One Field Study, a Wide Range of Perspectives
Students from three Trent programs come together to explore hands-on the impact of global warming on tree swallows
Undergraduate and graduate students from Trent’s Conservation Biology, Biomedical Sciences and Environmental & Life Sciences programs are collaborating on a summer field research project to examine the impact of global warming on the ability of tree swallows to feed and care for their young.
“Our students have been monitoring tree swallows in the Trent Nature Areas and Lakefield Lagoons for a number of years during the summer months,” says Dr. Gary Burness, Biology professor at Trent. “This year’s research, led by Bronwen Hennigar, a Ph.D. student in the Environmental and Life Sciences program, is a follow-up of a study conducted by Dr. Simon Tapper in 2017/18 on how female tree swallows could feed their nestlings without overheating in hot weather.”
Two undergraduate students, Kaitlyn Baker and Sophia Turi, have joined Bronwen in the field, assisting with daily tasks, such as weighing, measuring, and determining the sex of chicks, as well as data collection.
A glimpse of the future
For newcomer to the group, first-year Conservation Biology student Sophia Turi, this experience is a fantastic way to dip her toes into what her future career, or even post-graduate studies, will be like.
“This is a great opportunity to see what being a Ph.D. student involves and the things you need to be prepared for,” explains Sophia. “Working out in the field, and learning how to work with animals and what it takes to handle them also gives me a taste of what my career will be like. I’m so happy to be here!”
After enjoying a course with Professor Burness, Sophia grabbed the opportunity to gain hands-on experience in the field. This will stand her in good stead in later years when she applies for the Conservation Biology program’s co-op stream.
“We always encourage our students to build connections with their faculty and peers from the get-go, and Sophia is a good example of the advantages of this,” says Prof. Burness. “I immediately recognized her name when she reached out because she was always actively engaging in the discussions and asking questions in my first-year Biology class.”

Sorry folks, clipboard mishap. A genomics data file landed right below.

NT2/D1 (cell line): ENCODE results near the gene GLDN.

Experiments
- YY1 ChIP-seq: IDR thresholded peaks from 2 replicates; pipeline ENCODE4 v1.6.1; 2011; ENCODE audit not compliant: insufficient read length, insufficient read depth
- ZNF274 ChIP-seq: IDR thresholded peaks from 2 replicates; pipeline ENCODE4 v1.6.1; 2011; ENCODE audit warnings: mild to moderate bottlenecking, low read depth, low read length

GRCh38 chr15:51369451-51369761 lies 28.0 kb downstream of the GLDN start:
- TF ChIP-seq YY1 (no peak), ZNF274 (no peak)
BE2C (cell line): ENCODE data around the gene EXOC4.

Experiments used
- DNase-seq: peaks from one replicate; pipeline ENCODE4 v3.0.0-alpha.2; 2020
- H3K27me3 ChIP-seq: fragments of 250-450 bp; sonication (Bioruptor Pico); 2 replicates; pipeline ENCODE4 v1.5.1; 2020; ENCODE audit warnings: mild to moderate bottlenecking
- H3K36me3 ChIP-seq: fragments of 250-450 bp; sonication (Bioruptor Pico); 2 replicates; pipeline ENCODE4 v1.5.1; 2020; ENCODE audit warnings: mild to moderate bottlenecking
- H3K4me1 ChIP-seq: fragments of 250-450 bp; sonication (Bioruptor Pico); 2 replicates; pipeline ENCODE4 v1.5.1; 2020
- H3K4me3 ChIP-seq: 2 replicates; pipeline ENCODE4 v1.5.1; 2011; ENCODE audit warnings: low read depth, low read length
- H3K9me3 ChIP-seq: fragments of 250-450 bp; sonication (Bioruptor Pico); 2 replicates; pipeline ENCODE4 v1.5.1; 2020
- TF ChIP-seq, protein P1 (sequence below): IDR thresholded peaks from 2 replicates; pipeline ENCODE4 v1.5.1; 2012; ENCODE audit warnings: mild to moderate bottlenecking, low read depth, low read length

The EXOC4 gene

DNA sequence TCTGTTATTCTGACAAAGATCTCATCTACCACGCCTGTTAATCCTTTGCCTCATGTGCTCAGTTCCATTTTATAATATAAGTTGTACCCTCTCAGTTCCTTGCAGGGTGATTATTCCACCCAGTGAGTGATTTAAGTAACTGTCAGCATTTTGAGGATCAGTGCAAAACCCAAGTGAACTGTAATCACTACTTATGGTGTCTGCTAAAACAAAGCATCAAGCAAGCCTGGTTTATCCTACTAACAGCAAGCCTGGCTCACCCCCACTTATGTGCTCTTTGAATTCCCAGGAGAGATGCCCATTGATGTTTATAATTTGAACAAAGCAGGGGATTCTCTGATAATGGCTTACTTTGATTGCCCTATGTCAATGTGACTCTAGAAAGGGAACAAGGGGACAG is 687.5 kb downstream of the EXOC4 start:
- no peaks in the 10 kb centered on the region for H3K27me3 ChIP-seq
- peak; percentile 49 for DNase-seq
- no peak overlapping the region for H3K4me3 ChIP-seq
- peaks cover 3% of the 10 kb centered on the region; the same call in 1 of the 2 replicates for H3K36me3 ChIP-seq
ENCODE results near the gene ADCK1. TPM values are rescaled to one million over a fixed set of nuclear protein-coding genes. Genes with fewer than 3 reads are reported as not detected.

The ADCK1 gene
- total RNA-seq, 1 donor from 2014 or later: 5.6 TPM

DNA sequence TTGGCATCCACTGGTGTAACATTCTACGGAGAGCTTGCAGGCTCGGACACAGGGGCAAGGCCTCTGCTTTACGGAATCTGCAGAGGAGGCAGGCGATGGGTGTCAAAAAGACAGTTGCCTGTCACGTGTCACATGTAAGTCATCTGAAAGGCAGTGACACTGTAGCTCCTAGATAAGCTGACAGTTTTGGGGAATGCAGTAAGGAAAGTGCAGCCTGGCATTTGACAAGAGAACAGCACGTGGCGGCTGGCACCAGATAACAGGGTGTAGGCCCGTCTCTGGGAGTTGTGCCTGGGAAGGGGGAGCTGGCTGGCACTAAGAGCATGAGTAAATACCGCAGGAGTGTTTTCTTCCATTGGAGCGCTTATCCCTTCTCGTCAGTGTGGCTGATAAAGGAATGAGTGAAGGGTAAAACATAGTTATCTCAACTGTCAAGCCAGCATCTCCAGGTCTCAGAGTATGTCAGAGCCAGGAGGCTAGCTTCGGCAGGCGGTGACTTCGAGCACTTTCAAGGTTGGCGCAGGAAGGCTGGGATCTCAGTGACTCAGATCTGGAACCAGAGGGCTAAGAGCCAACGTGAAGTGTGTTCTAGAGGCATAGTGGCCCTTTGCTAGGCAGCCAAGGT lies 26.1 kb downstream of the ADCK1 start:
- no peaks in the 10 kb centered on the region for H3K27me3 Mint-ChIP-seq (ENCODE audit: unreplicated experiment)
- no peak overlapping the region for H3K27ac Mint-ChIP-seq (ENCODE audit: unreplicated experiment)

Applying knowledge to a different field
Fourth year Biomedical Sciences student, Kaitlyn Baker, jumped at the opportunity to combine her interests in human health and field research by joining the project and finds that the overlap between the fields is providing her with new insight into the role heat plays in exercise ability.
“There's a lot of research being done in animals that can be translated over to humans,” she explains. “For example, we’re looking at whether heat is a limiting factor to the exercise ability of the birds. Well that's easily applicable to humans as well – could it be that heat is a limiting factor to how fast or how far we can run? It's pretty cool to be able to branch out and try something different as well.”
With the support of Prof. Burness, Kaitlyn received a Natural Sciences and Engineering Research Council of Canada (NSERC) Undergraduate Student Research Award to gain hands-on research experience during the course of the summer.
“It’s really exciting for me to be able to get research experience this summer by helping Bronwen to conduct her fieldwork,” said Kaitlyn. “Being able to say that I’ve received an NSERC Research Award and have had the opportunity to work alongside other researchers in the field is going to be huge when applying to Master’s programs.”
The research continued until the end of June, with the group monitoring the birds’ behaviour and temperatures with readers mounted to each nesting box.